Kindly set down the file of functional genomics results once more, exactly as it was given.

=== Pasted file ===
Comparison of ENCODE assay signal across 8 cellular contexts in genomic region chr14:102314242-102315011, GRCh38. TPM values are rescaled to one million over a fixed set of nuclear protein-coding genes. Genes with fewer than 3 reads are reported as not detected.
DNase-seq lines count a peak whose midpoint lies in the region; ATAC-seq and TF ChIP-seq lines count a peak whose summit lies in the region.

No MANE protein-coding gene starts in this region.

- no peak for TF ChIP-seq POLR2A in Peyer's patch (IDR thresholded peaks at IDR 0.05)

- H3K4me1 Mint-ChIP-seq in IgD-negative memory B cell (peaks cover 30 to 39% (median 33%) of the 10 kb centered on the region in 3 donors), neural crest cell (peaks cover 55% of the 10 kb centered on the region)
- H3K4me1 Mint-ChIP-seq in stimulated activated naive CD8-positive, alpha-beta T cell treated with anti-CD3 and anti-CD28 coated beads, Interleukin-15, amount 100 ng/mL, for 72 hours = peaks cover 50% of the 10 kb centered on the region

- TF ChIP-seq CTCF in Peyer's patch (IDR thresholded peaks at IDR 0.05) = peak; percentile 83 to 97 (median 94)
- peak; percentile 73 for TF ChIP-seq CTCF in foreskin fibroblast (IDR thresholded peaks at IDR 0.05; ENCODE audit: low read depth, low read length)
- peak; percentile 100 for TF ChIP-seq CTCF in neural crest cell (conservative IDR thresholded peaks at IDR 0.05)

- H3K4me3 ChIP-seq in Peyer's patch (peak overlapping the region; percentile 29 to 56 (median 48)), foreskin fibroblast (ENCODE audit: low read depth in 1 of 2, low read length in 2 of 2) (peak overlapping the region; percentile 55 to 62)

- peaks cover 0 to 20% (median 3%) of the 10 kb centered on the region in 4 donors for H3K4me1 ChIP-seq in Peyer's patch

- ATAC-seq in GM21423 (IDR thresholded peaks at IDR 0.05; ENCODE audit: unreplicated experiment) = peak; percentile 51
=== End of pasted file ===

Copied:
Comparison of ENCODE assay signal across 8 cellular contexts in genomic region chr14:102314242-102315011, GRCh38. TPM values are rescaled to one million over a fixed set of nuclear protein-coding genes. Genes with fewer than 3 reads are reported as not detected.
DNase-seq lines count a peak whose midpoint lies in the region; ATAC-seq and TF ChIP-seq lines count a peak whose summit lies in the region.

No MANE protein-coding gene starts in this region.

- no peak for TF ChIP-seq POLR2A in Peyer's patch (IDR thresholded peaks at IDR 0.05)

- H3K4me1 Mint-ChIP-seq in IgD-negative memory B cell (peaks cover 30 to 39% (median 33%) of the 10 kb centered on the region in 3 donors), neural crest cell (peaks cover 55% of the 10 kb centered on the region)
- H3K4me1 Mint-ChIP-seq in stimulated activated naive CD8-positive, alpha-beta T cell treated with anti-CD3 and anti-CD28 coated beads, Interleukin-15, amount 100 ng/mL, for 72 hours = peaks cover 50% of the 10 kb centered on the region

- TF ChIP-seq CTCF in Peyer's patch (IDR thresholded peaks at IDR 0.05) = peak; percentile 83 to 97 (median 94)
- peak; percentile 73 for TF ChIP-seq CTCF in foreskin fibroblast (IDR thresholded peaks at IDR 0.05; ENCODE audit: low read depth, low read length)
- peak; percentile 100 for TF ChIP-seq CTCF in neural crest cell (conservative IDR thresholded peaks at IDR 0.05)

- H3K4me3 ChIP-seq in Peyer's patch (peak overlapping the region; percentile 29 to 56 (median 48)), foreskin fibroblast (ENCODE audit: low read depth in 1 of 2, low read length in 2 of 2) (peak overlapping the region; percentile 55 to 62)

- peaks cover 0 to 20% (median 3%) of the 10 kb centered on the region in 4 donors for H3K4me1 ChIP-seq in Peyer's patch

- ATAC-seq in GM21423 (IDR thresholded peaks at IDR 0.05; ENCODE audit: unreplicated experiment) = peak; percentile 51